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Cavaliers vs. Warriors final score, NBA Finals 2015: 3 things we learned from Golden State's 108-100 overtime win

The Warriors overcame a slow start to win Game 1 in an overtime thriller.

SB Nation's 2015 NBA Finals Guide

The Golden State Warriors emerged victorious, 108-100, in an overtime thriller to take a 1-0 lead over the Cleveland Cavaliers in the NBA Finals. The score was close throughout, but in the end, Stephen Curry came up huge in overtime to lead his team to victory. LeBron James led all scorers with 44 points, while Curry had 26 points and some huge free throws in what looks like an instant classic.

The rust from a long layoff was obvious with both teams missing easy shots and looking generally sloppy early on. As both offenses settled, the Cavaliers started to find cracks on Golden State's defense by having James isolate on the left mid-post and find cutters as soon as someone helped. Cleveland's offensive rebounding afforded extra possessions and the threes were falling. The Warriors, meanwhile, didn't look comfortable in the first quarter and trailed by 10 by the end of it.

As the benches checked in, Golden State's superior depth became apparent. The Cavaliers' offense went dry while the Warriors' did just enough to close the gap. Once the starters checked back in, the jitters from the start of the game were gone and Curry -- guarded closely in the first quarter -- found some gaps to exploit, leading to a 12-2 run. Unlike most teams, the Cavaliers were able to hold on thanks to James' 19-first half points and some timely corner three-pointers by Iman Shumpert. A J.R. Smith three at the buzzer had Cleveland up three at the half.

The third quarter saw the Cavaliers' starters once again look better than the Warriors', but the difference wasn't as pronounced as the it was to start the game. Golden State stopped helping on James and turned him into a scorer. LeBron binged on points, but the offense stalled a bit and that prevented the ball movement that leads to open three-pointers. The Warriors couldn't take advantage of that moment, but did win the quarter by three points to tie the game going into the final period.

Neither squad could create separation in the fourth quarter. Whenever James hit a shot, there was an answer on the other end. Nothing came easy for either team, and going into the final minutes, the score was so close that it was impossible to predict the winner.

With the game tied at 98 and less than a minute to go, Curry got past Kyrie Irving and it looked like he had a clear path to the rim. Irving recovered and surprisingly blocked it from behind.

The Cavaliers got the ball back with 24 seconds left. James missed a contested three-pointer and the game went to overtime.

The Warriors dominated from there, with Curry in particular coming up big. He got defenders biting on pump fakes and got himself to the line, where he calmly hit his four free throws. The defense --with an inspired Andre Iguodala leading the way -- didn't allow the Cavaliers any easy shots, and a corner three by Harrison Barnes with two minutes to go sealed the deal. The Warriors outscored the Cavaliers 10-2 in overtime and lead 1-0 in the NBA finals.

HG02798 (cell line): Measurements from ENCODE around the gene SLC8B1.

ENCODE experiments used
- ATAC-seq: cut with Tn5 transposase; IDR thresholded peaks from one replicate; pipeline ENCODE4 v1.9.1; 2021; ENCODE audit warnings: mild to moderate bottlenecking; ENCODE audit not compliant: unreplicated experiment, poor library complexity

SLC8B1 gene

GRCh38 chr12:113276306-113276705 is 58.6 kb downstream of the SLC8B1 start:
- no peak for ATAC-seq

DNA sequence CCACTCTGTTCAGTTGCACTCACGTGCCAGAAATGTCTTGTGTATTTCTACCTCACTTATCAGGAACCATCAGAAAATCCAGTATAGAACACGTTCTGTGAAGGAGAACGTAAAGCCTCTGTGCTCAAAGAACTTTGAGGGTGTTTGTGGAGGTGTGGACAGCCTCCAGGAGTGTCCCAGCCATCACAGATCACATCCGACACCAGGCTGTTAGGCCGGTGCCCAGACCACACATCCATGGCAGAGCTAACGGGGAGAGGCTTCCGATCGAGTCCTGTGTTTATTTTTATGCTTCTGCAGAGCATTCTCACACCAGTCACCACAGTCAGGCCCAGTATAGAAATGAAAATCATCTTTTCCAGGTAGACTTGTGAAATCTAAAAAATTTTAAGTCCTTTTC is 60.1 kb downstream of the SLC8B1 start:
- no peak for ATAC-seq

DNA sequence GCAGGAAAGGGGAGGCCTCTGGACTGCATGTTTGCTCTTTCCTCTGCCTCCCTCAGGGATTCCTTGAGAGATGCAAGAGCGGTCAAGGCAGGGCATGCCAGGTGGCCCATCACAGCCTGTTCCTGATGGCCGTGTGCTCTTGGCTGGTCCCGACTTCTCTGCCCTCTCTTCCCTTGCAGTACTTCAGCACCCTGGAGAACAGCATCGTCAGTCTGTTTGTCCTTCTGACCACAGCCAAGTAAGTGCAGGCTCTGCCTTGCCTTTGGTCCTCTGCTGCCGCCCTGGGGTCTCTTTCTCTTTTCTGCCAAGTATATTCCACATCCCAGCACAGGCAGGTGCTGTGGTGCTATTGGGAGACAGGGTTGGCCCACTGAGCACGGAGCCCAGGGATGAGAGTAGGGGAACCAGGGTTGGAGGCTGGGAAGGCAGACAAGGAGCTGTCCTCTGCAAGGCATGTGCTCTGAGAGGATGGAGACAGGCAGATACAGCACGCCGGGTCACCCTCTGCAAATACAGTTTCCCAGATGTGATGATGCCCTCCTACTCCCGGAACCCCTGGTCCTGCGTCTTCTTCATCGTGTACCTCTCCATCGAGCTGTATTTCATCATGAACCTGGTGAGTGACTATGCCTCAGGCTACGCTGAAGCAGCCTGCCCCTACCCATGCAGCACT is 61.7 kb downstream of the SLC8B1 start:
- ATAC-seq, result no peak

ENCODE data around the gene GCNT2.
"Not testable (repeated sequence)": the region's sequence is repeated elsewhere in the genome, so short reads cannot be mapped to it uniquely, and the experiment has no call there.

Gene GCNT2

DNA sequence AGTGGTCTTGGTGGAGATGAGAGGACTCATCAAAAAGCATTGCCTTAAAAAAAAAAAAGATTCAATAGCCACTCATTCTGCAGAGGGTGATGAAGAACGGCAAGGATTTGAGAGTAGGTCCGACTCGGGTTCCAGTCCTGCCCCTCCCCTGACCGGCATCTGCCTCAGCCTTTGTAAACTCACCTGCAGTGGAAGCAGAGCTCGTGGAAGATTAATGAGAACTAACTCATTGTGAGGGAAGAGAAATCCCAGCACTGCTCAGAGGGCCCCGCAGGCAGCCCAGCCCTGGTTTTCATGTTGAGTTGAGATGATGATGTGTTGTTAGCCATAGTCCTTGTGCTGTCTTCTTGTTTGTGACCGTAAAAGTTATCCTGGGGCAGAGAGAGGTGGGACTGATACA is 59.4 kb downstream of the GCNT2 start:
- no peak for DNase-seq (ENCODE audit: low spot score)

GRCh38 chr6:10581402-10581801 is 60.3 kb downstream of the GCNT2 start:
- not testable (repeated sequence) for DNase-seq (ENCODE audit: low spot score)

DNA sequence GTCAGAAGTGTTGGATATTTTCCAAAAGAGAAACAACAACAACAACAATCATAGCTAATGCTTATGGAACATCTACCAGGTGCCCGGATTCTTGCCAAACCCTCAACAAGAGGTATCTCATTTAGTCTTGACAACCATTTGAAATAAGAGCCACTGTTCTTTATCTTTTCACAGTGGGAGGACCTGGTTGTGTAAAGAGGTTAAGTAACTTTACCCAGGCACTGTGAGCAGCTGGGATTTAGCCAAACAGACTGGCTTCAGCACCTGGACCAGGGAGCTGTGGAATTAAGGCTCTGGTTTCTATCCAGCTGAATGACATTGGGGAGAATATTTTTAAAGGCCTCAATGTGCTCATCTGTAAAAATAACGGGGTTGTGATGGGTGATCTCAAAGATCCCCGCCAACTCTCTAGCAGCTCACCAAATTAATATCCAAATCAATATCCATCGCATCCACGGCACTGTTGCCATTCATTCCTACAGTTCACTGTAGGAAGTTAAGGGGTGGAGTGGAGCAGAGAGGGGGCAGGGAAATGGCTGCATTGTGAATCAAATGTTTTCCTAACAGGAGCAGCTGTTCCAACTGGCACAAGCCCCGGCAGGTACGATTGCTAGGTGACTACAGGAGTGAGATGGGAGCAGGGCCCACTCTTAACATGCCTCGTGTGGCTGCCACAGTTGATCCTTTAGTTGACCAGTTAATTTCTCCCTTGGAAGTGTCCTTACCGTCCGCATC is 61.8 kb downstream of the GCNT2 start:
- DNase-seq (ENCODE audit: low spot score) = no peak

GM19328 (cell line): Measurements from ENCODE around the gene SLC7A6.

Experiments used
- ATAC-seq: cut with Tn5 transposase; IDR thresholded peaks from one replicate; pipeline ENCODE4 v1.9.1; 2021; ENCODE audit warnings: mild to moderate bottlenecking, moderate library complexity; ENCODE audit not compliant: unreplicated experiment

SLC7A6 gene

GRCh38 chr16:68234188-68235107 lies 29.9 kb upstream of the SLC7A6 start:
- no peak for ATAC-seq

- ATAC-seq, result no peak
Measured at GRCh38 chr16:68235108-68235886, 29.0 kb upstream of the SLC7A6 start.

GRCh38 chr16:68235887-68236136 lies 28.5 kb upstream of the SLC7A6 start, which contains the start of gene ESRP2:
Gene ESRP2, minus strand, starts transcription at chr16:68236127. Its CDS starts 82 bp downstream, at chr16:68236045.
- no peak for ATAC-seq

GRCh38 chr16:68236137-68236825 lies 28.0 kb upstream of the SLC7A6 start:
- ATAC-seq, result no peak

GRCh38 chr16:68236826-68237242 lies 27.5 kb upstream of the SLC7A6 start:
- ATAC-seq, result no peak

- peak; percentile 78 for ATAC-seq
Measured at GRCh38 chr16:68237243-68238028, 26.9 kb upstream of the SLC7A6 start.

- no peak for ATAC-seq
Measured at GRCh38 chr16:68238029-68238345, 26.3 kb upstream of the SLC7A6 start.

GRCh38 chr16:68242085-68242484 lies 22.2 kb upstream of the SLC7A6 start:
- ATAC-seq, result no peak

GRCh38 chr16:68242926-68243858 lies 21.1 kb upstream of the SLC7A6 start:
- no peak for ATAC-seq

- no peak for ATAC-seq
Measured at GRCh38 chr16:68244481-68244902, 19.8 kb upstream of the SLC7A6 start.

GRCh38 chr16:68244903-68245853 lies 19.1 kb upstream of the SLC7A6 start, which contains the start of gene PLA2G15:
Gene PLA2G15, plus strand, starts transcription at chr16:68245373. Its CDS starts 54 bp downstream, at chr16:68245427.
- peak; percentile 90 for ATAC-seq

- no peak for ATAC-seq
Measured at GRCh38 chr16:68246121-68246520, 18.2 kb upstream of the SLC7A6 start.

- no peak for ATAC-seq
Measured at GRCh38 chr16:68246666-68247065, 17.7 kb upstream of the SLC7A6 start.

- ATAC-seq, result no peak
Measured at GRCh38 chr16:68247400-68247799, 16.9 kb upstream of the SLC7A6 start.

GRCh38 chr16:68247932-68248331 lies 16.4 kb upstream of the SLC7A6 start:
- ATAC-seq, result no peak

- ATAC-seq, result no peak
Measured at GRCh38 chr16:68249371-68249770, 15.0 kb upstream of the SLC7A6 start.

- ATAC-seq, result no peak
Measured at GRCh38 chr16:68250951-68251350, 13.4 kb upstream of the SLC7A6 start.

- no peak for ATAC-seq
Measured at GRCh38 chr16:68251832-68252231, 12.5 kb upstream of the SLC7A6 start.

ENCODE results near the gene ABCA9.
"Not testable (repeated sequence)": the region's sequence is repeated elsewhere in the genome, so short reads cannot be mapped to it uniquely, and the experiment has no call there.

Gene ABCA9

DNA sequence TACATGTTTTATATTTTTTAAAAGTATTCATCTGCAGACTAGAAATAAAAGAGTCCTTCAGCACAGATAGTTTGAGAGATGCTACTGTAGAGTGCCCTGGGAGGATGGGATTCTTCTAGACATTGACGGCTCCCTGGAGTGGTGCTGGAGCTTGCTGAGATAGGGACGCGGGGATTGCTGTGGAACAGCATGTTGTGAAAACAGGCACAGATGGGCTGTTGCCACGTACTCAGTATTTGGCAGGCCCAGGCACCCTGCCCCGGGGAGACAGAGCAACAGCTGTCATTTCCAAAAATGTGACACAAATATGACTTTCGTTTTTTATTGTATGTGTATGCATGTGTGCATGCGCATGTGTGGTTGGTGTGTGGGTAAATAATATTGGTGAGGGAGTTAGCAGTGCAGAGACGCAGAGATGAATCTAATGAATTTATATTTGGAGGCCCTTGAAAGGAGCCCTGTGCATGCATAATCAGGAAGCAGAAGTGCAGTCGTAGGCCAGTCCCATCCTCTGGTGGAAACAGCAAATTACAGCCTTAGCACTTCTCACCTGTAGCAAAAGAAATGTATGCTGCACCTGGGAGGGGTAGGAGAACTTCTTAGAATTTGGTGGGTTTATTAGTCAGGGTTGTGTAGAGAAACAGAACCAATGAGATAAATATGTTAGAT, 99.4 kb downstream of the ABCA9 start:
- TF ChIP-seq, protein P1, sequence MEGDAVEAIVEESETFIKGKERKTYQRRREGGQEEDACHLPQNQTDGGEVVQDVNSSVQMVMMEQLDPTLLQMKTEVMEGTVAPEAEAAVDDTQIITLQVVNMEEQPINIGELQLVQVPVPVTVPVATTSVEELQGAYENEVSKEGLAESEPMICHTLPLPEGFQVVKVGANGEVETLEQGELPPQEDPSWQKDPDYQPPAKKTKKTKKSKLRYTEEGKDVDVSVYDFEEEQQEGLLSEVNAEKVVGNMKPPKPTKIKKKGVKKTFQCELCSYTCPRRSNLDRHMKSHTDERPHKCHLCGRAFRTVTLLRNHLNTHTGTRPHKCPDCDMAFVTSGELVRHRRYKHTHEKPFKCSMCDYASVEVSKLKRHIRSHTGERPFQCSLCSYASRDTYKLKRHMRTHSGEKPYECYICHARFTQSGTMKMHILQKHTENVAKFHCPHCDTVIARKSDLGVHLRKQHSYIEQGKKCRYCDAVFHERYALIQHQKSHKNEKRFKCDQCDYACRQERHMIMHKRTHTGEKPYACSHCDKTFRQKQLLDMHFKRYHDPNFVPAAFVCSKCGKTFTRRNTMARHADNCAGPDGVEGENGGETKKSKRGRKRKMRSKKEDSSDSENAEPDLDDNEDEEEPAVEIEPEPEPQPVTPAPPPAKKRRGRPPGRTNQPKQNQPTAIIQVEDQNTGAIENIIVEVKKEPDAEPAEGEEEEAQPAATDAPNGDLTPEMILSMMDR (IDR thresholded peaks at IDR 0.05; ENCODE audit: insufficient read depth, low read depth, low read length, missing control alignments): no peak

3 things we learned

1. Klay Thompson stepped up

Thompson took a huge leap this year, becoming an All-Star in the process. In the playoffs, however, he has struggled as the competition has gotten harder, averaging only 18 points in 17 shots in the conference finals. Without him providing secondary scoring, the Warriors' offense loses some of its potency.

Against the Cavaliers and with Curry struggling for stretches, Thompson broke out of his funk and finished the game with 21 points in 14 shots thanks to his ability to get to the line. When he's cooking, the Warriors are much more dangerous. If he can continue to do that, It's hard to imagine a scenario in which Golden State loses the series.

2. The Warriors turned LeBron into a scorer

Golden State sent some help early on to stop James and the Cavaliers were ready to exploit it, having Tristan Thompson or Timofey Mozgov immediately cut to the rim. Helping on such a talented passer can kill a defense, as the Atlanta Hawks found out in the conference finals.

Once they stopped doing that and stuck with single coverage, James had to become the offense for Cleveland. He did a fantastic job, finishing the game with 44 points, but he only had six assists after coming into the finals averaging 8.4 per game. The Cavaliers need James to get his teammates involved but he couldn't do it on Game 1 and that played a part on Cleveland losing.

3. Kyrie Irving's injury looms large in the series

One of the factors that could determine the series is Irving's health. The Cavaliers point guard has been battling knee tendinitis and had been a shell of his former self in the conference finals before sitting out a couple of games.

Irving looked healthy for most of Game 1. He was energetic on defense and quick enough to get past his man with the ball in his hands. He had 23 points, seven rebounds, six assists and four steals, and made huge plays on both ends. Unfortunately, he seemed to re-injure his knee at the end of the game.

Rest seems to have done him good in the past. The two days off before the next game will hopefully allow him to nurse his knee back to health, because this matchup is a lot more fun if Irving plays like himself.